The massing of flowering trees into groups rather than dotting them about, is most effective. In some cities the pohutukawa (Metrosideros tomentosa) is used in this manner, the groups being pleasing at all times, but a glory during the flowering season. Other trees excellent for grouping are—the kowhai (Edwardsia microphylla), the various lacebarks species of Hoheria, the kaikomako (Pennantia corymbosa), and the cabbage-tree (Cordyline australis). This has been planted as a street tree in some towns, but usually it is disappointing. Where hardy, groups of karakas (Corynocarpus laevigata) are most admirable. Finally, in suitable situations tree-ferns should be extensively used, especially the page 121rapid-growing mamaku (Cyathea medullaris) and the ponga (C. dealbata).

The hiding of unsightly objects is not the least important part of municipal horticulture. In Wellington, Brachyglottis rangiora is used with splendid effect. Where this is not hardy any quick-growing trees of dense habit, not inclined to be eventually "leggy" will suit, e.g., species of Pittosporum. Senecio rotundifolius is also suitable. Hedges can be used for a similar purpose, none being more pleasing than those of Veronica parviflora (see fig. 4) and Olearia Forsteri (when not subject to a gall), or Coprosma Baueri (where hardy). The strongly-variegated form of the latter is splendid if trained against a fence, or a wall.

For waste ground masses of Phormium tenax may be rapidly established, no matter how poor the soil. Where exposed to much wind the ngaio (Myoporum laetum) is suitable. Cordyline australis, in masses, as already mentioned, is very good. C. indivisa unfortunately rarely does well in cities, but C. Banksii is capital for slightly shady banks.

At the present time various species of the genera Veronica, Olearia and Senecio are grown very largely in cities, owing, not merely to their intrinsic value, but because they can be so readily raised from cuttings. No one can deny that they are beautiful and effective; indeed, they are perhaps the best New Zealand shrubs, but the ease with which they can be propagated may eventually lead to their use being overdone. This would result in the neglect of many shrubs which should occupy an important position in our cities, e.g., the broad-leaf, the ramarama, Coprosma grandifolia, C. robusta, C. lucida, Geniostoma ligustrifolium, Melicope ternata, Lepto-page 122spermum ericoides, Nothopanax arboreum, N. Colensoi, Dracophyllum longifolium, Carmichaelia odorata, Corokia macrocarpa, Hymenanthera chathamica, Gaya ribifolia, G. Lyallii, Cassinia albida, etc. Mixed shrubberies of this class of shrubs, and low trees, are very effective. Over them the various species of Clematis may be allowed to wander and the glossy-leaved New Zealand passion-flower. Much more could be written regarding the capabilities of our plants for town-gardening, but enough should have been said to show the reader the importance of New Zealand trees and shrubs in this direction.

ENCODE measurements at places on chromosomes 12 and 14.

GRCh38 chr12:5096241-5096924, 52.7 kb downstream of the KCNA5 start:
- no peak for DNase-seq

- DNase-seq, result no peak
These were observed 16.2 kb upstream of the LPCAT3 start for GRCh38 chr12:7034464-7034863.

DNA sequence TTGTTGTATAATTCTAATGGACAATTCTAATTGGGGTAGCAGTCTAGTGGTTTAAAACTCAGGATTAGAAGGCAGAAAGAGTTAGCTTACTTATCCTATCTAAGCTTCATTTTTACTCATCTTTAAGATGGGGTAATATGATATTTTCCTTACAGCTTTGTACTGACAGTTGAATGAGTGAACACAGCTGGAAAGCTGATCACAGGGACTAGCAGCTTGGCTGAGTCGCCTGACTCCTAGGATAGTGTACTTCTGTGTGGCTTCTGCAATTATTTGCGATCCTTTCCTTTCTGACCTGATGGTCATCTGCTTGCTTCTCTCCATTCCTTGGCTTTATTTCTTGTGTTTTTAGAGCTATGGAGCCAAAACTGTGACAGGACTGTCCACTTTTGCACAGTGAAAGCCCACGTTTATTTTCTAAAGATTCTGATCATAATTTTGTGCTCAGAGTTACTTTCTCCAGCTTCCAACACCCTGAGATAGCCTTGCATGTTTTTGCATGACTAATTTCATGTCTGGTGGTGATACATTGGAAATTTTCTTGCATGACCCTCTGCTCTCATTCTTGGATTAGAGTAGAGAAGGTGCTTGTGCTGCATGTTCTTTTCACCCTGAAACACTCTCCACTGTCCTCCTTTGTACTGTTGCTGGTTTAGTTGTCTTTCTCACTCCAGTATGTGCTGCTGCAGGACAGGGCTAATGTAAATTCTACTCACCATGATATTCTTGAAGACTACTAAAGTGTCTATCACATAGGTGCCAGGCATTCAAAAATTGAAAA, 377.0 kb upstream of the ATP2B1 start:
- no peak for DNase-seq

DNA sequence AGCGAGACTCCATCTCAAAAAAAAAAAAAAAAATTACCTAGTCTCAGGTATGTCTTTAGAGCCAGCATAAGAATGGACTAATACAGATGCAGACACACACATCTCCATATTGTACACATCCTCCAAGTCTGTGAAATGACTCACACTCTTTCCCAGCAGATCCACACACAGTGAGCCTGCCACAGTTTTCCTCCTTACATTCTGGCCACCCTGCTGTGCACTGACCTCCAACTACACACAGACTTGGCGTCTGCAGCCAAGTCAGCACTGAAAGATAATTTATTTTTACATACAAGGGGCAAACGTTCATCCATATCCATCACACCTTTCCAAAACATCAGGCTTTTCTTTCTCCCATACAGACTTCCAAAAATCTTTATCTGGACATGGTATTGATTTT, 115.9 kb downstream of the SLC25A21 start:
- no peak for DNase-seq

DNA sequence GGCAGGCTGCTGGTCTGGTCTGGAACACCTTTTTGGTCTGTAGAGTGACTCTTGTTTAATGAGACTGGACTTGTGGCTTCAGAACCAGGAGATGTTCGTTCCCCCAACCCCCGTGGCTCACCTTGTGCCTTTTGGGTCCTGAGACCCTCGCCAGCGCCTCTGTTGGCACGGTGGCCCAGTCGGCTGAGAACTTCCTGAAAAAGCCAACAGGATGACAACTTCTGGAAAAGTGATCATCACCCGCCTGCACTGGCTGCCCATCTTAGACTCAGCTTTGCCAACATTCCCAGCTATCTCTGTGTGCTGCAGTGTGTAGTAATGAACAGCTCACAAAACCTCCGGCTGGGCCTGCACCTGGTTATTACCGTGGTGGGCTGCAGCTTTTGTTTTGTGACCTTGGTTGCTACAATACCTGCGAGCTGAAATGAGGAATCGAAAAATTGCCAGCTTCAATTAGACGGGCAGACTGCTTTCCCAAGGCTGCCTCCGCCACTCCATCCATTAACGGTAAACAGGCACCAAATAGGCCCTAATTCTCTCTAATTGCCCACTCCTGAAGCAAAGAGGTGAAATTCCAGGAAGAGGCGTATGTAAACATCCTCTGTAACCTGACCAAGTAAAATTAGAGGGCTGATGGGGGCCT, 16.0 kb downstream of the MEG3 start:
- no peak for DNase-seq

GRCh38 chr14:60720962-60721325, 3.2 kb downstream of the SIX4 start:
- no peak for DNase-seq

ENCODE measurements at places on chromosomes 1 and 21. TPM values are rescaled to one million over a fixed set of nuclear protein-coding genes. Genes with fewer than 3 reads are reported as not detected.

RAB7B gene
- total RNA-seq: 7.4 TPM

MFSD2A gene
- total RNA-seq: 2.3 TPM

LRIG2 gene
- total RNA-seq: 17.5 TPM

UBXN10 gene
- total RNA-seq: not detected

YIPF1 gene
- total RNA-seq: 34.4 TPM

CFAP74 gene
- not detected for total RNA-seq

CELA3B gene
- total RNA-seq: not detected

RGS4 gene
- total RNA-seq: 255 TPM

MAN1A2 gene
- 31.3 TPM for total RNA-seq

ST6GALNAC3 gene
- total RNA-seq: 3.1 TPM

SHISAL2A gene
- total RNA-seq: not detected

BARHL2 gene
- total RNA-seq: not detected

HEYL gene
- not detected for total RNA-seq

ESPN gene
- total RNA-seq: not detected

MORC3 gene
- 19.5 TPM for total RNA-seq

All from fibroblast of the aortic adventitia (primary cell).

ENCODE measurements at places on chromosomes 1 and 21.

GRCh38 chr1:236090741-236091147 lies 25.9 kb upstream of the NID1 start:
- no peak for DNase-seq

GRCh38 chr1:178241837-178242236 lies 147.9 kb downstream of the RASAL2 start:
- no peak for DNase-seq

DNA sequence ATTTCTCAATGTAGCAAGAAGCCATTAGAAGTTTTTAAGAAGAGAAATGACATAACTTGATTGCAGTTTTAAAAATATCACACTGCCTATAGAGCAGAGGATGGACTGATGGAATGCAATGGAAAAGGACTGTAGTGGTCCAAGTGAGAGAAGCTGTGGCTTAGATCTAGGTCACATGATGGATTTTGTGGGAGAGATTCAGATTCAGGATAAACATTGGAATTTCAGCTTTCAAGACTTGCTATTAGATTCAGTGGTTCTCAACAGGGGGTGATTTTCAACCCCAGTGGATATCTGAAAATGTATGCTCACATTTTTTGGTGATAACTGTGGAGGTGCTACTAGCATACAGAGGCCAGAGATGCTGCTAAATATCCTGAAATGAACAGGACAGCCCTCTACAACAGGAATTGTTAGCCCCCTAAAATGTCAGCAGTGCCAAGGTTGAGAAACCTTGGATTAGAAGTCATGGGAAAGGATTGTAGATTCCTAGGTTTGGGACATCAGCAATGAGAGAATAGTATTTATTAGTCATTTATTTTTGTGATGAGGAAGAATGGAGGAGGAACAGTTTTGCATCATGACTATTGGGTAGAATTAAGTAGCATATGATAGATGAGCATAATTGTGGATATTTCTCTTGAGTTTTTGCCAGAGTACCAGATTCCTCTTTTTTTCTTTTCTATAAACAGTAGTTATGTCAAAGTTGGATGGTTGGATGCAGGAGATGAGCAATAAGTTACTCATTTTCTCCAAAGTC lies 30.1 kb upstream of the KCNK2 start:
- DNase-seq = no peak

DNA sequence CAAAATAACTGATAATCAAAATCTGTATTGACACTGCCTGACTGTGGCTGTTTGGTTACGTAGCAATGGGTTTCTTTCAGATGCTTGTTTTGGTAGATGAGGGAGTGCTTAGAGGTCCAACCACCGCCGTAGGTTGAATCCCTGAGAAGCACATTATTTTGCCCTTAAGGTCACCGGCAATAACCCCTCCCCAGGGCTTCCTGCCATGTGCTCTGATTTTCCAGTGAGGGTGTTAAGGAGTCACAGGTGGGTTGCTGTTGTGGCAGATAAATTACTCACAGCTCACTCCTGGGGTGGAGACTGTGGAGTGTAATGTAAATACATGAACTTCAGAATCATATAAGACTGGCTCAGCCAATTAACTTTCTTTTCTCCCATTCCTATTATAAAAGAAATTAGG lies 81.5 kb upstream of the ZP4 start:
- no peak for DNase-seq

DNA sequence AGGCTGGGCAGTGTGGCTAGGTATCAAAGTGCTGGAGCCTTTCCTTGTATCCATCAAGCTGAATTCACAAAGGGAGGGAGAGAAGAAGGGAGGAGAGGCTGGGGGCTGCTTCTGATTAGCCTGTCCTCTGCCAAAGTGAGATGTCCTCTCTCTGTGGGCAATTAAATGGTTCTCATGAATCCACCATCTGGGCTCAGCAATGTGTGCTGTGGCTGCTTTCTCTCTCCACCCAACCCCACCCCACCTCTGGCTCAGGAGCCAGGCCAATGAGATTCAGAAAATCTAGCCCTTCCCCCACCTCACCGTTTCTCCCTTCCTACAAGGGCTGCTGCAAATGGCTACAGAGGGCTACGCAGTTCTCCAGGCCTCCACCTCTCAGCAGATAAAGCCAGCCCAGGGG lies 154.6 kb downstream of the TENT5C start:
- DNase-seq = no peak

In all that has been said in this Chapter, and throughout this book, in favour of using New Zealand plants for gardens, public and private, and for city decoration, it must not be thought that the introduction and planting of exotics is decried. On the contrary, would that our city reserves were veritable arboreta, and that in our gardens the horticultural flora of the entire world was represented to the full. But, though this book is principally a guide to the cultivation of New Zealand plants, it also strongly urges their more extensive use.

Our horticulture is largely a reflection of that of the Old World which has developed, hand in hand, though lagging somewhat, with geographical exploration. The fairly old amongst us, who have been interested in horticulture all our lives, can remember the coming of many Japanese plants, and the end of the great invasion of the pines of western North America. Even now we are witnessing the final onslaught by the host of trees, shrubs and flowers from the mighty Alps of western China. Shall this foreign plant-population, this great cosmopolitan army, make our gardens, parks and promenades altogether its own?

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Shall not rather our fast-vanishing trees, round which circle the legends and poetry of the great Maori race, and whose history is bound up with that of the solid land on which they grow, come back into their own, and take that foremost place which is their right?